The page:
KR2021Proceedings of the 18th International Conference on Principles of Knowledge Representation and ReasoningProceedings of the 18th International Conference on Principles of Knowledge Representation and Reasoning

Online event. November 3-12, 2021.

Edited by

ISSN: 2334-1033
ISBN: 978-1-956792-99-7

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Published by

Copyright © 2021 International Joint Conferences on Artificial Intelligence Organization

Learning First-Order Representations for Planning from Black Box States: New Results

  1. Ivan D. Rodriguez(Universitat Pompeu Fabra)
  2. Blai Bonet(Universitat Pompeu Fabra)
  3. Javier Romero(Universitat Potsdam)
  4. Hector Geffner(ICREA, Universitat Pompeu Fabra)


  1. Learning action theories
  2. Learning symbolic abstractions from unstructured data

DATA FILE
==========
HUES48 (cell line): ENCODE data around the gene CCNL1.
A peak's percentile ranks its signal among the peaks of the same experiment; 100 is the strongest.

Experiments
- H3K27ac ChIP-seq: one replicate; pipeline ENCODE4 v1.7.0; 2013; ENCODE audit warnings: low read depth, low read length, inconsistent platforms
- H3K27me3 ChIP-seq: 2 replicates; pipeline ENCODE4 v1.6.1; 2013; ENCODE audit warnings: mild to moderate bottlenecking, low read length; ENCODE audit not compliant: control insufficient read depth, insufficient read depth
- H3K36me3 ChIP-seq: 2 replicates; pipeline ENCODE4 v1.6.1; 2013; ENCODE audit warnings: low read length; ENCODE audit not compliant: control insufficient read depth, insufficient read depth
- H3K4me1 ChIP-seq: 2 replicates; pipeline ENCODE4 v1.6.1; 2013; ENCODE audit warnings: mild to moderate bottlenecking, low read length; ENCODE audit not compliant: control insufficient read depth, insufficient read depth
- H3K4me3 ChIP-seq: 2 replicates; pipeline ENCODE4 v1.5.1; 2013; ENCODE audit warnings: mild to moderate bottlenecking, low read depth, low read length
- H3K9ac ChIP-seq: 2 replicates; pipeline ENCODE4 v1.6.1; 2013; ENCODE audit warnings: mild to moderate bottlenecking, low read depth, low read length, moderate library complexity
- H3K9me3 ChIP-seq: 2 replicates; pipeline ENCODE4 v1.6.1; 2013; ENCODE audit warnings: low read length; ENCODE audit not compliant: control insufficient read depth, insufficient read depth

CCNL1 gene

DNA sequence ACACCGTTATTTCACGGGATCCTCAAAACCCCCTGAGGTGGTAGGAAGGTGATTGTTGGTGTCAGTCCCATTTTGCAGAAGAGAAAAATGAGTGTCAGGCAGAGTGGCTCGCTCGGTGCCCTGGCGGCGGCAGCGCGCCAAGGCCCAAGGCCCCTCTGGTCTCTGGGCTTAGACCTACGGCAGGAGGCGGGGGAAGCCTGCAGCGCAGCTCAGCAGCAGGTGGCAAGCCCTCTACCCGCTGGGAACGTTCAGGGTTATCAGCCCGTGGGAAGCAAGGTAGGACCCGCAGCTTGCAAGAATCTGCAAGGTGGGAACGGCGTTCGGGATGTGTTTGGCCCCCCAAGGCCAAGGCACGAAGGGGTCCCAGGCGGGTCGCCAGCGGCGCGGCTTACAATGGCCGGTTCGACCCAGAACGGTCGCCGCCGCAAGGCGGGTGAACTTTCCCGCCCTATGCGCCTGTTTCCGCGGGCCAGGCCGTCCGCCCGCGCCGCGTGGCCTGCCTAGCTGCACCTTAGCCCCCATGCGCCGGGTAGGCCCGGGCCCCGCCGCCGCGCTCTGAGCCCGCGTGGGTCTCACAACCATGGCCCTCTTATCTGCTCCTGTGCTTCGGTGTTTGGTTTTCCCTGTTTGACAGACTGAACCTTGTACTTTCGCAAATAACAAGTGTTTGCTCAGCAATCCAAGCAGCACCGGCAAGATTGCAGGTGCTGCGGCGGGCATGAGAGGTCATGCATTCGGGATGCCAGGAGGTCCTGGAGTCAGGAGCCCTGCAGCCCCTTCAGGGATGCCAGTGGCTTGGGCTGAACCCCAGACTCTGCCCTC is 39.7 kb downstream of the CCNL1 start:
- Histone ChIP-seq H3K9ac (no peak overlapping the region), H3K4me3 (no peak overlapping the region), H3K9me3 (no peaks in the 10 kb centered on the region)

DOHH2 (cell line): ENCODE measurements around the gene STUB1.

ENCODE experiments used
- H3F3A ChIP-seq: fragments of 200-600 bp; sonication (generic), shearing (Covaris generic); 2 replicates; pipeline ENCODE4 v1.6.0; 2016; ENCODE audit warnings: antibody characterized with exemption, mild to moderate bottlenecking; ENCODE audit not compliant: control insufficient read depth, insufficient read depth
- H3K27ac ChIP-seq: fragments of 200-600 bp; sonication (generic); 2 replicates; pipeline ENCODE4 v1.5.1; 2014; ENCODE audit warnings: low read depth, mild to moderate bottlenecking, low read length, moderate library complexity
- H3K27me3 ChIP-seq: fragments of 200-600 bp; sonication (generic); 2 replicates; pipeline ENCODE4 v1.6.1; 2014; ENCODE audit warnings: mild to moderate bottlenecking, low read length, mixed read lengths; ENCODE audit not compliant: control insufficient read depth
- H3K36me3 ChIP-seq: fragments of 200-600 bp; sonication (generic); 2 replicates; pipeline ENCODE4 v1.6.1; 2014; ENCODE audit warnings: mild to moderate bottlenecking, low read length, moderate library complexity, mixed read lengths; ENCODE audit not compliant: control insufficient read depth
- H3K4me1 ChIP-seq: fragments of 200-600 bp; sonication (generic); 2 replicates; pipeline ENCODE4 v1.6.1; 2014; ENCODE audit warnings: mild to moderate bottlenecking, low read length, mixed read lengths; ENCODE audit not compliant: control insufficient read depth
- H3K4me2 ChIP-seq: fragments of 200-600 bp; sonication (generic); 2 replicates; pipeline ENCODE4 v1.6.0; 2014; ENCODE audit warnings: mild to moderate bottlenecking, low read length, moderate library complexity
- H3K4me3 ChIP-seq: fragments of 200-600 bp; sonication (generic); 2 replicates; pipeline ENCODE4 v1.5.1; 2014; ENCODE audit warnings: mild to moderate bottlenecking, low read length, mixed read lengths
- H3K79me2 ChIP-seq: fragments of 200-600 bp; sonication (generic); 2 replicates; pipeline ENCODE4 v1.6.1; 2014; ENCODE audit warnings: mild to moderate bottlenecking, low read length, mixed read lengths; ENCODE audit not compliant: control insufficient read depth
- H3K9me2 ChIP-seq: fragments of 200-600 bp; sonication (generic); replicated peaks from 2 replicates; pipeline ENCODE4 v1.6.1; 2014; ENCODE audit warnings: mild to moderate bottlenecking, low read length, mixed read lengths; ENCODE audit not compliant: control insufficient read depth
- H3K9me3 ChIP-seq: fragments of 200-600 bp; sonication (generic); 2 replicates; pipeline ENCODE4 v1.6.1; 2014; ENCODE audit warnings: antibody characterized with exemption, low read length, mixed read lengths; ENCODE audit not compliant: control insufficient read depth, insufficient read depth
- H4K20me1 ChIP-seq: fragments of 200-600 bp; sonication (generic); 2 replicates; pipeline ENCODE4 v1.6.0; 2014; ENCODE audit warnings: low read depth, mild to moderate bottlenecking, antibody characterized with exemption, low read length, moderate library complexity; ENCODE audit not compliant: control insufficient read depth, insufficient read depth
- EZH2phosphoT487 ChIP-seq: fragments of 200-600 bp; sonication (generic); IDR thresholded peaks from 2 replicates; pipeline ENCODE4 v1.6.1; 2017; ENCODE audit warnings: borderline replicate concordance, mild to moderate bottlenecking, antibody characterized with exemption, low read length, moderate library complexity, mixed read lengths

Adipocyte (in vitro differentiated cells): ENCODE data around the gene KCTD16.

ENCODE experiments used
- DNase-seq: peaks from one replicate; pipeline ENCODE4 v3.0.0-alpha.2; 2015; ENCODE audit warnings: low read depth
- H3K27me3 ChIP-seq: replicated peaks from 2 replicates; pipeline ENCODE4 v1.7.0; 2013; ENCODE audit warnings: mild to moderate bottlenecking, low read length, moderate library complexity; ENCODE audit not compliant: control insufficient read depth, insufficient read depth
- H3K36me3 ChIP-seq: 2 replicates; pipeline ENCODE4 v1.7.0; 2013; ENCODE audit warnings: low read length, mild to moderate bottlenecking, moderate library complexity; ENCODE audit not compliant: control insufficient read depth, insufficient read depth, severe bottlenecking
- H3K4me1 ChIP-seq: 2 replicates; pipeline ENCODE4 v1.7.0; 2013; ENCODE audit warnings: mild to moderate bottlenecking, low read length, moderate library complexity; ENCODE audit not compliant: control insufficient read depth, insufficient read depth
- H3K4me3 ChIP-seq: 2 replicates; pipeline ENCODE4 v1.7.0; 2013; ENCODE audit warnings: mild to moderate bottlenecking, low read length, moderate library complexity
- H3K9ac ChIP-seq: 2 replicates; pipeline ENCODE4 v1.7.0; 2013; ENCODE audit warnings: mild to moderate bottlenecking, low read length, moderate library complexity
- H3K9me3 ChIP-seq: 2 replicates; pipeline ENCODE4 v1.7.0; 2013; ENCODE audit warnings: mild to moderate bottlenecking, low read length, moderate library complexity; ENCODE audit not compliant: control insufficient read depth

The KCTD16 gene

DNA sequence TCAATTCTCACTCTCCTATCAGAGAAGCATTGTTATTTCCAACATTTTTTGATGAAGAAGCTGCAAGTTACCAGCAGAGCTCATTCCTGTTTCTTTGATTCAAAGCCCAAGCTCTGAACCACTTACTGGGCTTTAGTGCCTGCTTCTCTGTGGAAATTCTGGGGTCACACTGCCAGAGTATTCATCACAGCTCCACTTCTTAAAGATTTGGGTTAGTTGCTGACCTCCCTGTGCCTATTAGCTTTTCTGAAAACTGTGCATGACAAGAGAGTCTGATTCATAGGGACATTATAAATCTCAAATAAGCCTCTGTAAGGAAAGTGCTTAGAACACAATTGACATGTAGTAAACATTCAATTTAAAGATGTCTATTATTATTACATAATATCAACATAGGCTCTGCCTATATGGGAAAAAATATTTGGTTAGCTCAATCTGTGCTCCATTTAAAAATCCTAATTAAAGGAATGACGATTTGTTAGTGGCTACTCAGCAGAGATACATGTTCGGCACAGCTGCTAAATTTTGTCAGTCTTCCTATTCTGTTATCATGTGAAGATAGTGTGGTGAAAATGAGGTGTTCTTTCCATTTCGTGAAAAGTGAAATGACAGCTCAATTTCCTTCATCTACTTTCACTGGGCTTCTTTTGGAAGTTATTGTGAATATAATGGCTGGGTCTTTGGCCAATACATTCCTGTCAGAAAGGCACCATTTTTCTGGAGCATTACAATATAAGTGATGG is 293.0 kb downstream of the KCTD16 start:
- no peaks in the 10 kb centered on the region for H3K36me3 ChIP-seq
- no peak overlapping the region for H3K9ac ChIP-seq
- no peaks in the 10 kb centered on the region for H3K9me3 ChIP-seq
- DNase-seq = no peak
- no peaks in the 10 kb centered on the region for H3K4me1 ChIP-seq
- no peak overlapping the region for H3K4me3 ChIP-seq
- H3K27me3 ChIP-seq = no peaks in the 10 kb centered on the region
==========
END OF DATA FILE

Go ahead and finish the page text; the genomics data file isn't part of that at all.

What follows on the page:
Recently Bonet and Geffner have shown that first-order representations for planning domains can be learned from the structure of the state space without any prior knowledge about the action schemas or domain predicates. For this, the learning problem is formulated as the search for a simplest first-order domain description D that along with information about instances I_i (number of objects and initial state) determine state space graphs G(P_i) that match the observed state graphs G_i where P_i = (D, I_i). The search is cast and solved approximately by means of a SAT solver that is called over a large family of propositional theories that differ just in the parameters encoding the possible number of action schemas and domain predicates, their arities, and the number of objects. In this work, we push the limits of these learners by moving to an answer set programming (ASP) encoding using the CLINGO system. The new encodings are more transparent and concise, extending the range of possible models while facilitating their exploration. We show that the domains introduced by Bonet and Geffner can be solved more efficiently in the new approach, often optimally, and furthermore, that the approach can be easily extended to handle partial information about the state graphs as well as noise that prevents some states from being distinguished.